Noxious weed sold at markets, internet
Illegal water weed salvinia has been sold at weekend markets and via the internet, prompting a warning from authorities.
The pond weed poses a threat to agriculture by blocking irrigation channels, slow-moving rivers, dams and waterways.
Department of Primary Industries and Regional Development biosecurity officer Glen Coupar said the plant had been spotted at several locations.
He said reports included the weed being offered for sale at a weekend market in Perth suburb Morley and online in Margaret River.
It was also spotted growing at a suburban pond in Kensington, a pond at Bedfordale and a dam in Picton, near Bunbury.
“Salvinia multiplies very quickly and forms a dense mat that covers lakes, slow-moving rivers, dams and other waterways,” Mr Coupar said.
“The water weed threatens agriculture by blocking irrigation channels and preventing stock from getting access to fresh water from dams.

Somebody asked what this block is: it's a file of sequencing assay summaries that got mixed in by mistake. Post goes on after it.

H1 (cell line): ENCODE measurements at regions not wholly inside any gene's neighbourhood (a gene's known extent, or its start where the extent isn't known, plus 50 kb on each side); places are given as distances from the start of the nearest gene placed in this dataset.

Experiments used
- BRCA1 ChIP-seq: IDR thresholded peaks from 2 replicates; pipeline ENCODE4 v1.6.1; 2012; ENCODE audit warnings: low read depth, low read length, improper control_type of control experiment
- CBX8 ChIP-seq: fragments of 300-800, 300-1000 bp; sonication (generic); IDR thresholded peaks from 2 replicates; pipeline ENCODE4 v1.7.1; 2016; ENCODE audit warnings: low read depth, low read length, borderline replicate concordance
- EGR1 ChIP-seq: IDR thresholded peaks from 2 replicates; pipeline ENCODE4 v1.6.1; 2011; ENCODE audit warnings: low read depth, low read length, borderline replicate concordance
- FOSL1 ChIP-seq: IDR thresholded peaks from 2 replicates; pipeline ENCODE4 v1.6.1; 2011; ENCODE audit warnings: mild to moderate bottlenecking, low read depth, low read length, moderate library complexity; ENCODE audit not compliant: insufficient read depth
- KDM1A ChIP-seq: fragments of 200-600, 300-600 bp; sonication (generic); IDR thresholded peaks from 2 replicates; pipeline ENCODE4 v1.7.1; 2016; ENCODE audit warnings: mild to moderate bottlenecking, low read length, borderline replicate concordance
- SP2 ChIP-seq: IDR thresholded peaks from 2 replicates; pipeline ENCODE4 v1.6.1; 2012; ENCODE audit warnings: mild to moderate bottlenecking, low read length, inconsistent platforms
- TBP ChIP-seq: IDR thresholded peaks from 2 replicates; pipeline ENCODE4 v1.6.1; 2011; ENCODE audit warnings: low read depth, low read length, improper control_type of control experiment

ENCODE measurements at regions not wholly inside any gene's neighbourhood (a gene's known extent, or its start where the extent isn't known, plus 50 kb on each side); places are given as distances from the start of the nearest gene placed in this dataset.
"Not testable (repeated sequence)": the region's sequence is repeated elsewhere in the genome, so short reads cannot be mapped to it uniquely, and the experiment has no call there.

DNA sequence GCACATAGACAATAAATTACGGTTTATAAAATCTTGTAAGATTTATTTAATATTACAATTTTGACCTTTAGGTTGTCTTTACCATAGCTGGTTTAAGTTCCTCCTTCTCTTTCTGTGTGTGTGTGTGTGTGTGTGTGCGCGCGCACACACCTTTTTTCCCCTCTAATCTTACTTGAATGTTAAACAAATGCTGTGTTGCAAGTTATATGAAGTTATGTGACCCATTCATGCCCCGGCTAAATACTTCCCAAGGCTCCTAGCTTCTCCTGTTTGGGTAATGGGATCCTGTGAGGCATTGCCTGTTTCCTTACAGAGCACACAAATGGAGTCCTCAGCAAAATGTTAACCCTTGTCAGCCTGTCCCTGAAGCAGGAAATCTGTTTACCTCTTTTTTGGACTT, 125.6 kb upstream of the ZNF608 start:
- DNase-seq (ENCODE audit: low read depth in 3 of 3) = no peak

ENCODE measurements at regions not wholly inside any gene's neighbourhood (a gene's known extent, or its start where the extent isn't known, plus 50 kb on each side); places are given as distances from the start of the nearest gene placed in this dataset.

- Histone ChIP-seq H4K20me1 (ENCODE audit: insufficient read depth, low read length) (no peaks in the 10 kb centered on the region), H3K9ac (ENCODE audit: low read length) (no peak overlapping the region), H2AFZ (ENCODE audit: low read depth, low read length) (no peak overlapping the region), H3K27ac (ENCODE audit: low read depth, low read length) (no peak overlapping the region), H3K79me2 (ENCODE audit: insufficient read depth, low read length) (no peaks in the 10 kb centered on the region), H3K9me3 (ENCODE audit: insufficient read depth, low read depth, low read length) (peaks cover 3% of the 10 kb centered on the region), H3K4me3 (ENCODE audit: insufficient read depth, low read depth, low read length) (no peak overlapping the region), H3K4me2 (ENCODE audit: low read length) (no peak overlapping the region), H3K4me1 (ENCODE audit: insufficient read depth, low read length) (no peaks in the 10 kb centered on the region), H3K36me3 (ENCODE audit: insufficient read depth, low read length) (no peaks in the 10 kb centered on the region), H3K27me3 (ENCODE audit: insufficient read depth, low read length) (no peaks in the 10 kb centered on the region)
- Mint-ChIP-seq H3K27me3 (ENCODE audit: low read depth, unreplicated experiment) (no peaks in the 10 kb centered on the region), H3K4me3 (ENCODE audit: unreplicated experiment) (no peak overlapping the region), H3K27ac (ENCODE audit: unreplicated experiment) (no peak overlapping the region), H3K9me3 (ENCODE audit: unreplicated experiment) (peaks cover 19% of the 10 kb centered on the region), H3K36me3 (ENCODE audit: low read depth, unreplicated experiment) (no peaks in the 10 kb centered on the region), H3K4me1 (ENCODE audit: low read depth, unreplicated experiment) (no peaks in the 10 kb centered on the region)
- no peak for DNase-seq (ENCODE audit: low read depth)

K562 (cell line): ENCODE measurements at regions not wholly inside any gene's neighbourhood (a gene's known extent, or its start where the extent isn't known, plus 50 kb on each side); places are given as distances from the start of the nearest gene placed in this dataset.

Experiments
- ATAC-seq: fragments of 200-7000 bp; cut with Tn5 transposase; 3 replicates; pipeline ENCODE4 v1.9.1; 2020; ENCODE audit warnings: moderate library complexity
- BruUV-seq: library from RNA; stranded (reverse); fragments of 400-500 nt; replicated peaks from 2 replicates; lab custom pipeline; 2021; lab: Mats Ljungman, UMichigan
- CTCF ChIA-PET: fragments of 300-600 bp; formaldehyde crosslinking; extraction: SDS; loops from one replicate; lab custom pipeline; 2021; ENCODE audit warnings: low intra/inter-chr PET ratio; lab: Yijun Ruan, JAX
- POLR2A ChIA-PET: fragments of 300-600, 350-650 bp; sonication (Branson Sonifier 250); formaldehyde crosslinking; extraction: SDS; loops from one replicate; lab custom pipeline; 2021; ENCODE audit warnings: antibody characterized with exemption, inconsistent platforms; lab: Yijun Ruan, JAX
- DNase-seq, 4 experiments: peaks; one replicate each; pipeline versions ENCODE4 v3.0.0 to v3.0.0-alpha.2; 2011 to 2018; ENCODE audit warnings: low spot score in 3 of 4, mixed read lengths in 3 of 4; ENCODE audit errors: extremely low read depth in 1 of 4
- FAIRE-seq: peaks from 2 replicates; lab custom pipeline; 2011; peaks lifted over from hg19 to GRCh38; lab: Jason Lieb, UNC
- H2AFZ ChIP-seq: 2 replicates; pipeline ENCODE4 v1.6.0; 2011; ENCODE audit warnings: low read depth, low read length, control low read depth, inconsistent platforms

“It deoxygenates water by preventing light and oxygen from entering the water.
“This also impacts native plants and animals in the water and creates an ideal breeding ground for mosquitoes.”
The free-floating, green weed has distinctive egg-beater like structures at the top of each leaf.
Mr Coupar said salvinia’s quick-spreading nature meant it was not allowed to be sold or moved.
He urged gardeners in metropolitan and regional WA to keep a lookout for the sale of any illegal water weeds.
Plants and potential weeds can be identified and reported using the department’s MyWeedWatcher free app.
Its identification guide allows users to search for a weed according to plant’s characteristics including flower colour, leaf shape, and plant type.
The reporting feature also enables users to map weeds, add images and record weed density and weed count.
“The frequency of salvinia reports indicates there is some community understanding of the threat the weed poses,” he said.
“But the number of incidences shows we have some way to go in educating everyone.”
Reports can also be made via MyWeedWatcher online, by contacting Pest and Disease Information Services at firstname.lastname@example.org or 1800 084 881.
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